11. Fabrice Defever & Alejandro Riano & Gonzalo Varela, 2020. "Evaluating the impact of export finance support on firm-level export performance: Evidence from Pakistan," Discussion Papers 2020/05, University of Nottingham, Centre for Finance, Credit and Macroeconomics (CFCM).
    12. Alvaro Garcia-Marin & Santiago Justel & Tim Schmidt-Eisenlohr, 2019. "Trade Credit and Markups," 2019 Meeting Papers 254, Society for Economic Dynamics.
    13. Castellares, Renzo & Salas, Jorge, 2019. "Contractual imperfections and the impact of crises on trade: Evidence from industry-level data," Journal of International Economics, Elsevier, vol. 116(C), pages 33-49.
    14. Alvaro Garcia-Marin & Santiago Justel & Tim Schmidt-Eisenlohr, 2019. "Trade Credit, Markups, and Relationships," CESifo Working Paper Series 7600, CESifo.
    15. Kemal Turkcan, 2016. "Evolving Patterns of Payment Methods in Turkish Foreign Trade," World Journal of Applied Economics, WERI-World Economic Research Institute, vol. 2(1), pages 3-29, June.
    16. Jackie M.L. Chan, 2015. "Trade Intermediation, Financial Frictions, and the Gains from Trade," Discussion Papers 15-009, Stanford Institute for Economic Policy Research.
    17. Katharina Eck & Martina Engemann & Monika Schnitzer, 2015. "How trade credits foster exporting," Review of World Economics (Weltwirtschaftliches Archiv), Springer;Institut für Weltwirtschaft (Kiel Institute for the World Economy), vol. 151(1), pages 73-101, February.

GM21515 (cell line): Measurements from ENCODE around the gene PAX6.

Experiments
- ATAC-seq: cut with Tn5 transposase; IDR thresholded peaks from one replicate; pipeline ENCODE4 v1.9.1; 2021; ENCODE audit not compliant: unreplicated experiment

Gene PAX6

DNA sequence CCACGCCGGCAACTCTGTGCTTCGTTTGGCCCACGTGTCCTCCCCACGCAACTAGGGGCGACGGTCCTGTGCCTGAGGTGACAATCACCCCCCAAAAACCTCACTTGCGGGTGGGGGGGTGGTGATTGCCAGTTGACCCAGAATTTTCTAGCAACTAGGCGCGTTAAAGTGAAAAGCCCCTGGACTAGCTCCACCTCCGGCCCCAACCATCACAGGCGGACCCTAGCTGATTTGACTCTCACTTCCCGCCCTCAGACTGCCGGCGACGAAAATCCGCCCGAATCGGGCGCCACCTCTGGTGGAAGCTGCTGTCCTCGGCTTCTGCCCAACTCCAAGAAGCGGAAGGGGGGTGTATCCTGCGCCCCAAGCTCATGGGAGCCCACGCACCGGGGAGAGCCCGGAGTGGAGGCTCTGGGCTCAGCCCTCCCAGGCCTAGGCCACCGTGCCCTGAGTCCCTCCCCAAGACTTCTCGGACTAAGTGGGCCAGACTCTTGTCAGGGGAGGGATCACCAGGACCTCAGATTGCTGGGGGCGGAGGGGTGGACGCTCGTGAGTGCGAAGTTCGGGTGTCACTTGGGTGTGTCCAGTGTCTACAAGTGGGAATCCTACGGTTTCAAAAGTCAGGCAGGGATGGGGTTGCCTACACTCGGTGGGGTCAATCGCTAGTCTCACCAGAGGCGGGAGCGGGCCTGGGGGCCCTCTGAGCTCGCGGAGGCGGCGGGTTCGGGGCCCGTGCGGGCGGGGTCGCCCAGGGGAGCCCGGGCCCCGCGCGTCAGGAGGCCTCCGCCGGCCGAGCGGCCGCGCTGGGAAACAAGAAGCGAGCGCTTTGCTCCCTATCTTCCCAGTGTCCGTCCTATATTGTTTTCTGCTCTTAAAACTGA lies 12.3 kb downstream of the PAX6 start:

18. Hyejoon Im, 2021. "Product heterogeneity in international terms of payment," Economic Inquiry, Western Economic Association International, vol. 59(4), pages 1661-1686, October.
    19. Nikita Lopatin, 2020. "Trade Agreements, Uncertainty and Capital Structure of Exporters," International Journal of Economics and Financial Issues, Econjournals, vol. 10(1), pages 235-243.
    20. Demir, Banu & Javorcik, Beata, 2014. "Grin and Bear It: Producer-financed Exports from an Emerging Market," CEPR Discussion Papers 10142, C.E.P.R. Discussion Papers.
    21. Demir, Banu & Javorcik, Beata, 2018. "Don’t throw in the towel, throw in trade credit!," Journal of International Economics, Elsevier, vol. 111(C), pages 177-189.
    22. Doan, Ngoc Thang & Vu, Thi Kim Chi & Nguyen, Thi Cam Thuy & Nguyen, Thi Hong Hai & Nguyen, Kieu Trang, 2020. "Cash-in-advance, export decision and financial constraints: Evidence from cross-country firm-level data," International Review of Economics & Finance, Elsevier, vol. 69(C), pages 75-92.

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    More about this item

    Keywords

    trade finance; payment contracts; industry complexity; developing countries; trade intermediation;
    All these keywords.

    JEL classification:

    • F12 - International Economics - - Trade - - - Models of Trade with Imperfect Competition and Scale Economies; Fragmentation
    • F30 - International Economics - - International Finance - - - General
    • G21 - Financial Economics - - Financial Institutions and Services - - - Banks; Other Depository Institutions; Micro Finance Institutions; Mortgages
    • G32 - Financial Economics - - Corporate Finance and Governance - - - Financing Policy; Financial Risk and Risk Management; Capital and Ownership Structure; Value of Firms; Goodwill